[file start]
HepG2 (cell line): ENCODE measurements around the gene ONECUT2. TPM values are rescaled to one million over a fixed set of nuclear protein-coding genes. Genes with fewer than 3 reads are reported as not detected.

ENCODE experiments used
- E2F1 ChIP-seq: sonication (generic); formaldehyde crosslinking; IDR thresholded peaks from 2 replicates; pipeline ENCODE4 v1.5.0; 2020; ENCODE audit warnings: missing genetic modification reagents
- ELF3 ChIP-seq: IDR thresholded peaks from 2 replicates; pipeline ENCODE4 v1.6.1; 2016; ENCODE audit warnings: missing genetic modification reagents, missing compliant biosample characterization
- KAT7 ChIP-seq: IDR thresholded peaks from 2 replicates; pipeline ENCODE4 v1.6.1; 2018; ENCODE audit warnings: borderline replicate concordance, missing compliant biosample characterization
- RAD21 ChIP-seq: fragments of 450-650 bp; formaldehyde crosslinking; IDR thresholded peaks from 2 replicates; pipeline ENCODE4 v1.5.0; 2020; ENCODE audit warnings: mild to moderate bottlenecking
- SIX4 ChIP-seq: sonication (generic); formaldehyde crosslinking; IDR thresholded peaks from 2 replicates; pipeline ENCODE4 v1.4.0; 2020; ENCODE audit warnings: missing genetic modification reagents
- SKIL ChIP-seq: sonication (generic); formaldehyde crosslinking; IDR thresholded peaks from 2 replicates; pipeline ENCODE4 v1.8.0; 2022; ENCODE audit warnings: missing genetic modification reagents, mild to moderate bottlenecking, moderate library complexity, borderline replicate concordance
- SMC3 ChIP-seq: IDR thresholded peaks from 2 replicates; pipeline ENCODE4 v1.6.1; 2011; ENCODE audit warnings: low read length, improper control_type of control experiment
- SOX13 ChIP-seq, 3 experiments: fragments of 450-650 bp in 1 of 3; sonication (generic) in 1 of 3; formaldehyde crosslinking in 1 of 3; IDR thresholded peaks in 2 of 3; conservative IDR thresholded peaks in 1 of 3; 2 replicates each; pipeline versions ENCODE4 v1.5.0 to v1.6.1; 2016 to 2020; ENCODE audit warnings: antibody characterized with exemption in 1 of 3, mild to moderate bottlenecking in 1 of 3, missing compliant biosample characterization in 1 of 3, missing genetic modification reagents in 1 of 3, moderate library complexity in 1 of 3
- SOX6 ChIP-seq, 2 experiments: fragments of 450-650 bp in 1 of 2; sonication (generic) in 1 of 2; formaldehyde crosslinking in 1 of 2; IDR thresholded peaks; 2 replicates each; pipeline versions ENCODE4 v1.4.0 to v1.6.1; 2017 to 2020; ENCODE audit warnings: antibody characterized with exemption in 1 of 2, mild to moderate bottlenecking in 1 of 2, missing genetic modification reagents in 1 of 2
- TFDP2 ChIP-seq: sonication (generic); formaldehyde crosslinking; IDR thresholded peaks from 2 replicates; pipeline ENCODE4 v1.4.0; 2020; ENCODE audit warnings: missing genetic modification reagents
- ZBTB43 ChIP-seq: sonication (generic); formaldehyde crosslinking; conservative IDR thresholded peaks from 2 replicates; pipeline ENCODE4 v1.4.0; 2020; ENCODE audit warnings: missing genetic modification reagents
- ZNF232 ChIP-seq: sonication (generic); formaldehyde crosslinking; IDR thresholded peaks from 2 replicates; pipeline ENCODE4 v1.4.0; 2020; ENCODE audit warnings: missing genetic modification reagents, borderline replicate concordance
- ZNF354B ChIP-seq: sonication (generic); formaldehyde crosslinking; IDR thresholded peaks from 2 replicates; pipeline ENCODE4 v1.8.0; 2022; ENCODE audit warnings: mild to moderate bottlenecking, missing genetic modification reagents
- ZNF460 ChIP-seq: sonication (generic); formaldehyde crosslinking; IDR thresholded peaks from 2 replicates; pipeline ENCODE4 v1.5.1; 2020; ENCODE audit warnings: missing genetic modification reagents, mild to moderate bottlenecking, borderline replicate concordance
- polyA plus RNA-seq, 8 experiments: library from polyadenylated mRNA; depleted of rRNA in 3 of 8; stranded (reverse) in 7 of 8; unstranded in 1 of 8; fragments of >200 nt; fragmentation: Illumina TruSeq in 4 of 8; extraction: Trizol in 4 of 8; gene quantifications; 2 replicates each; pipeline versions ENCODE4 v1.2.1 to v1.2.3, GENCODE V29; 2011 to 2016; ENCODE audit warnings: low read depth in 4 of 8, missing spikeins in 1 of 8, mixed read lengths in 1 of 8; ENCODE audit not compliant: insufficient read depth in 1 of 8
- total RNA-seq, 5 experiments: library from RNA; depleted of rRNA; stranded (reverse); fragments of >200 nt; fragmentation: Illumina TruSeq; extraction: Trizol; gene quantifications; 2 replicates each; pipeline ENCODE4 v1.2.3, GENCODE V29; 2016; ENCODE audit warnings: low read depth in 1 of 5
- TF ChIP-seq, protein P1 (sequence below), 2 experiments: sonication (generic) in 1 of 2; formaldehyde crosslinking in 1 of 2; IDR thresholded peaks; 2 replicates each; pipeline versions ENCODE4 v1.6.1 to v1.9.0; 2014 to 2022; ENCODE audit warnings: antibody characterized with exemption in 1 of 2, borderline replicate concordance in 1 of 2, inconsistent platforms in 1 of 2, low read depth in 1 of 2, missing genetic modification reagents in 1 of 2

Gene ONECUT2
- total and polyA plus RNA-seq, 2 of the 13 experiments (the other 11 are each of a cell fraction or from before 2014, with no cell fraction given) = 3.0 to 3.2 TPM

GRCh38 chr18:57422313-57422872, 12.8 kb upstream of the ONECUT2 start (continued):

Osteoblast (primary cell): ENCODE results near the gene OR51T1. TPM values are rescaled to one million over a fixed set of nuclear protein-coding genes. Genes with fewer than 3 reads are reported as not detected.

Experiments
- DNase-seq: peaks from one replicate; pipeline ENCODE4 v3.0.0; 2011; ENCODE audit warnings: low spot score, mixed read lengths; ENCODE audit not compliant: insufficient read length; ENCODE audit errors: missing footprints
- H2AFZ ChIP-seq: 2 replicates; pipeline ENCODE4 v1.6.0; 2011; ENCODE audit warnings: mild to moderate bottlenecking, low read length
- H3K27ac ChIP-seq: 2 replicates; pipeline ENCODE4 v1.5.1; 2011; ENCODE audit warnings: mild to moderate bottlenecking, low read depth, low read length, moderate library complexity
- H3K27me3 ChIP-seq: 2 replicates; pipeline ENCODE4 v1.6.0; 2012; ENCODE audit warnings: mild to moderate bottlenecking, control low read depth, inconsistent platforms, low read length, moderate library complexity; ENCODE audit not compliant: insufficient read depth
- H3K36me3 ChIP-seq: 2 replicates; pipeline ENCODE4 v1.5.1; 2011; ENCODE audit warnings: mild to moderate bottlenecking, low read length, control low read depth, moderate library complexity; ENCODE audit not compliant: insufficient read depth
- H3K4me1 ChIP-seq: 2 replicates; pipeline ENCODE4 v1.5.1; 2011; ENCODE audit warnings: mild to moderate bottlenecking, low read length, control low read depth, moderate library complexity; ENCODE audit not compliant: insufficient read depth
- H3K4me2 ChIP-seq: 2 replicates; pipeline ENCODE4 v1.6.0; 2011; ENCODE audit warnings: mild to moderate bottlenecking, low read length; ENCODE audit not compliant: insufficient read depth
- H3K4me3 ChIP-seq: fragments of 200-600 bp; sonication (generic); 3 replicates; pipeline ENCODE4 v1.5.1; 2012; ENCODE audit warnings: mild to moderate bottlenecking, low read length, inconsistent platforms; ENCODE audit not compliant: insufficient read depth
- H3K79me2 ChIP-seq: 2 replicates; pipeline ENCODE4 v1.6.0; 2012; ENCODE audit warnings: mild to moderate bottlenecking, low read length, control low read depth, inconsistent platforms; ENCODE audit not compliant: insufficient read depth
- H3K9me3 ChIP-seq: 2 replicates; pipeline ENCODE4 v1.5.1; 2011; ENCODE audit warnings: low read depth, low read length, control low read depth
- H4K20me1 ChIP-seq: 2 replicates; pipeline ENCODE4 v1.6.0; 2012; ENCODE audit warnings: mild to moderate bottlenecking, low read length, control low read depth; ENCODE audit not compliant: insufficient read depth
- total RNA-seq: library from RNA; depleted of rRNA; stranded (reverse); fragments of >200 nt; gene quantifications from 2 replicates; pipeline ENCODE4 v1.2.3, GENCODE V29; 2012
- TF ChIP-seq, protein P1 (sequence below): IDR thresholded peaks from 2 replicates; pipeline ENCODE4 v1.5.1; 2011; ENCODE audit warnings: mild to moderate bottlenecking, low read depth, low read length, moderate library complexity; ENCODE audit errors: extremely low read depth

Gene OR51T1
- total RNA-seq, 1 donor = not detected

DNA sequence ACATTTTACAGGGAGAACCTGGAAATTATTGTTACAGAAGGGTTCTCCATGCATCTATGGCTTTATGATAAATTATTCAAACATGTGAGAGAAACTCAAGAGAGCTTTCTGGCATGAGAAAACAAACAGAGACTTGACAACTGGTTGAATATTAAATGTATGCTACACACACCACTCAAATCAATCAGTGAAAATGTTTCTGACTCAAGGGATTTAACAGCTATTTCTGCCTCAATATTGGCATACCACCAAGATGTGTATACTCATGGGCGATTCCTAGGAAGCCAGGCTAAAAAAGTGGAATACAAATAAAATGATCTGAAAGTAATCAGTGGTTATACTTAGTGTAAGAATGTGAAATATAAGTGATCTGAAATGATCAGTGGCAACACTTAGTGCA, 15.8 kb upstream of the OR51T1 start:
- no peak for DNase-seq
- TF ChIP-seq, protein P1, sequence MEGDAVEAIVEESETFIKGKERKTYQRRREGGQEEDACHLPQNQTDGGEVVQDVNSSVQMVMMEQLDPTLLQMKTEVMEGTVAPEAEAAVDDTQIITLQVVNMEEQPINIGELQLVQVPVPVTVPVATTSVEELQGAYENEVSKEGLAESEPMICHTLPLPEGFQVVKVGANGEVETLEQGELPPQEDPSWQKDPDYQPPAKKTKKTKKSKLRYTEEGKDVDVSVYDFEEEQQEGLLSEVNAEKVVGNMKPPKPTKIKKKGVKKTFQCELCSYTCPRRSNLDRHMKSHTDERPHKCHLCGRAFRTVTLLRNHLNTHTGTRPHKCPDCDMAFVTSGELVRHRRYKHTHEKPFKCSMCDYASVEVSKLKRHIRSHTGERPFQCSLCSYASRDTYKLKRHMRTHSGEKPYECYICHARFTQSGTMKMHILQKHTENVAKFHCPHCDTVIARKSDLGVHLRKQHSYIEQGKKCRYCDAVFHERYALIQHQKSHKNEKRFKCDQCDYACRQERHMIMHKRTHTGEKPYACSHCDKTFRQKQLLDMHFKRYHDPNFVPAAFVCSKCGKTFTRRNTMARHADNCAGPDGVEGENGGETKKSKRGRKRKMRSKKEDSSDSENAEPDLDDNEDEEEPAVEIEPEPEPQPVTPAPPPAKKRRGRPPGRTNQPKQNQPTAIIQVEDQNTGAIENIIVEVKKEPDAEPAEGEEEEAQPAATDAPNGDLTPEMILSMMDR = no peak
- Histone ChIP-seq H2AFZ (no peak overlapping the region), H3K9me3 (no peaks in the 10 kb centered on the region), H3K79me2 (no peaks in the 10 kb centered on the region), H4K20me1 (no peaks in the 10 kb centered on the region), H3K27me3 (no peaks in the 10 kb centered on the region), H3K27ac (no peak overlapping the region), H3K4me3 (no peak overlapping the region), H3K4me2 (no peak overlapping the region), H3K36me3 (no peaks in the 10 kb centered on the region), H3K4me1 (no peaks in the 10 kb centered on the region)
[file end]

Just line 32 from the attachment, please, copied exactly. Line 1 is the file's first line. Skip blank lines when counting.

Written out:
- H3K4me3 ChIP-seq: fragments of 200-600 bp; sonication (generic); 3 replicates; pipeline ENCODE4 v1.5.1; 2012; ENCODE audit warnings: mild to moderate bottlenecking, low read length, inconsistent platforms; ENCODE audit not compliant: insufficient read depth